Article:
Back Among the Living

[caption id="" align="alignnone" width="400"] Closed Door[/caption]

Four years ago I decided to take the leap and take some college classes. I received a small scholarship from the local community college, picked a major, and took the plunge. I decided to start with Algebra first because math has always intimidated me so I wanted to get those classes out of the way. My first test was nerve-wracking, but I ended up getting 104% on it and it dawned on me that natural talent isn't everything; if I was willing to work hard I could succeed in things that felt beyond the scope of my natural capabilities. It was a great lesson to learn and helped me move forward. My overall grade in that class was a 96. That lesson was further reinforced when I took an English and then a Government/U.S. History class...and struggled. I've always thought myself to naturally excel in those subjects so I didn't work as hard. I still ended up with an A in English, but Government netted me my first, and only, B. Ouch. Talent is not everything and is certainly not a substitute for hard work and determination. Lesson double-learned.

I quickly developed a love-hate relationship with my classes. I loved everything I was learning. I loved the hard work, the notes, the assignments, and even, strangely enough, the tests. I loved pushing myself and seeing how far I could go. It felt good to learn and grow and I loved seeing concrete evidence of the hard work and effort I was putting forth. However, I hated the stress it brought, I hated how much time classes consumed, and I hated how inactive I'd become because I spent so much time sitting reading, sitting taking quizzes and tests, and sitting doing homework. There was a definite internal struggle going on and I couldn't tell for a long time if I was supposed to push through or let it go.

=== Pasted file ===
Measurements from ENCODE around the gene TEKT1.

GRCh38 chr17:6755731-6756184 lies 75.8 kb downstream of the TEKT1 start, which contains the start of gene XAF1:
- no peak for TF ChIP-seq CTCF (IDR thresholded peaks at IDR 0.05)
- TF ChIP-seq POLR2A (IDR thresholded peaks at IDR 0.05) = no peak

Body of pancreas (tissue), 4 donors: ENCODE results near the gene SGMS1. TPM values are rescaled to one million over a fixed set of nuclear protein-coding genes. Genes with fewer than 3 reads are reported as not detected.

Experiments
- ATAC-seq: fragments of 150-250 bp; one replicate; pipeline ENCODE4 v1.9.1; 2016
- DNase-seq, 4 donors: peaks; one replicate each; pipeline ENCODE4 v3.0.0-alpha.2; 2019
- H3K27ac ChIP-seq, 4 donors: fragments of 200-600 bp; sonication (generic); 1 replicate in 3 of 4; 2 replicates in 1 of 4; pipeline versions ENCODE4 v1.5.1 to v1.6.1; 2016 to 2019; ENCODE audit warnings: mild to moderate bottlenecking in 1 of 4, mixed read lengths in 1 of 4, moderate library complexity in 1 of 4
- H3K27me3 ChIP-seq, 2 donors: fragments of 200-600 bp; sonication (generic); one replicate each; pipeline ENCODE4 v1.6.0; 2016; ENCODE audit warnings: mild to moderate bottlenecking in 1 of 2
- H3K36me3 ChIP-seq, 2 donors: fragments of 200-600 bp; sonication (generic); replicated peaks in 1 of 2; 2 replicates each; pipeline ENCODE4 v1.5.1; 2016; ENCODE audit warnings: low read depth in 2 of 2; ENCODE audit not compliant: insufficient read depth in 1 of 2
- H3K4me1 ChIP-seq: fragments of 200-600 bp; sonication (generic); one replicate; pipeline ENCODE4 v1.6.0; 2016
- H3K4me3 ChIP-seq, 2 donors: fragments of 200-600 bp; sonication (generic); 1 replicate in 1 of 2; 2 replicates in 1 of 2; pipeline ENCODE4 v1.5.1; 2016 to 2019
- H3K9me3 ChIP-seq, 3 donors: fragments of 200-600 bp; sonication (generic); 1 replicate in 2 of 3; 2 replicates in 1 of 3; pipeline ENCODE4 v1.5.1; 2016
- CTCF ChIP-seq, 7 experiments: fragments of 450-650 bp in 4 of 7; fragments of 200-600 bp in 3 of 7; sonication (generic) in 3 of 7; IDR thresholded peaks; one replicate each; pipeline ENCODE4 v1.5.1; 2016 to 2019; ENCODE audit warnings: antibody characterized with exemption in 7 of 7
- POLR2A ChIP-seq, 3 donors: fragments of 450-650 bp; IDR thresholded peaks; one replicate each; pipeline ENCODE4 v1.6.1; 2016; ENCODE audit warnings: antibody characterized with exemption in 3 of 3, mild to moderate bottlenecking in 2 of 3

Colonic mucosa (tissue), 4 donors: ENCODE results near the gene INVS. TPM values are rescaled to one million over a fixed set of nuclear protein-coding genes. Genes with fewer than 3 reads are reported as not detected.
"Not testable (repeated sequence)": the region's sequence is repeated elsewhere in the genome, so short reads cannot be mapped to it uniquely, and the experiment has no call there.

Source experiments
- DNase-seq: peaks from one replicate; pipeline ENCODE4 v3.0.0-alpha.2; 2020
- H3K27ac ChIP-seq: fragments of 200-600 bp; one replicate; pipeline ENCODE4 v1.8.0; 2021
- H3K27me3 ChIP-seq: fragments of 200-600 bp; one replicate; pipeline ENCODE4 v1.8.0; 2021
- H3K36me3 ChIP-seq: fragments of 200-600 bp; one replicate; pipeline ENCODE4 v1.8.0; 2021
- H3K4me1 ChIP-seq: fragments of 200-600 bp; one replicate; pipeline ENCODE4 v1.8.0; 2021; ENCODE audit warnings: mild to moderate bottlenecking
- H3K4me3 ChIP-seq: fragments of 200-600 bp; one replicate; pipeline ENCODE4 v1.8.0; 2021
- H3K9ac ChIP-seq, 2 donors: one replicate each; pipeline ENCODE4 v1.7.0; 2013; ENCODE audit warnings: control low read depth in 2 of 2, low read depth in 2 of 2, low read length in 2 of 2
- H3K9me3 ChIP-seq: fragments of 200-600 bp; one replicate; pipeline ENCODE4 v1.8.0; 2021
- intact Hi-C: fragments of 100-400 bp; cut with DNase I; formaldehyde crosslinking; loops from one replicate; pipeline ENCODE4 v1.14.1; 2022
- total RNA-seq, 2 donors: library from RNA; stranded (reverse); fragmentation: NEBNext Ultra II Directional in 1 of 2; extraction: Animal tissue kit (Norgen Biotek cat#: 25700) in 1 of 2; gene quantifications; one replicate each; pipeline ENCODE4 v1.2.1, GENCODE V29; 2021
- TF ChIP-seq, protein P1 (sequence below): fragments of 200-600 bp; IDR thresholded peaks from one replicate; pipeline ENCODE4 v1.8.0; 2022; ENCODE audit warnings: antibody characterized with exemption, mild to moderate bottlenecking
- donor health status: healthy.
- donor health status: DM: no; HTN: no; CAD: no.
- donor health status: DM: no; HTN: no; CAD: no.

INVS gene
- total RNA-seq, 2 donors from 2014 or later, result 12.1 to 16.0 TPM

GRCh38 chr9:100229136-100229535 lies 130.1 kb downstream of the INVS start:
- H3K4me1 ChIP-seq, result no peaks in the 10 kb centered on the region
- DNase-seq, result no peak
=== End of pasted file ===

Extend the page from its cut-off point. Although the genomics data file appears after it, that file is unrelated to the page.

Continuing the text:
So why did I finally let it go? When I signed up for this last class I saw that I was halfway to my A.A. I was briefly excited and then very discouraged that I still had so far to go. I started praying in earnest that God would show me what he wanted me to do and I finally admitted to him that I was afraid that his answer would be "quit." Slowly, gradually, I started to feel that this wasn't the right path for me. Not now, anyway. I finally took Psychology 101 and realized some things that made me rethink whether or not I really wanted to be a counselor/therapist. I also realized that I find a lot of joy and peace in other activities and I realized that schoolwork and a professional job would not be joyful or peaceful, but a struggle. Last, but not least, I've had some issues with my health and I realized recently that it really escalated when I started classes.

Looking back, I'm grateful for the things I've learned and experienced, but I'm ready to focus on some things that are truly important to me: God, family, health, and friends. The first day I decided I was done for sure, I happened to be up at school to take a midterm and I felt a sense of loss and I teared up. That feeling began to fade, though, and I quickly came out the other side and felt free. It may sound corny, but I do believe that when one door shut another one opens. I keep telling God that I'm trusting that, while letting go is hard, he has something better for me. And now I'm free to find it.



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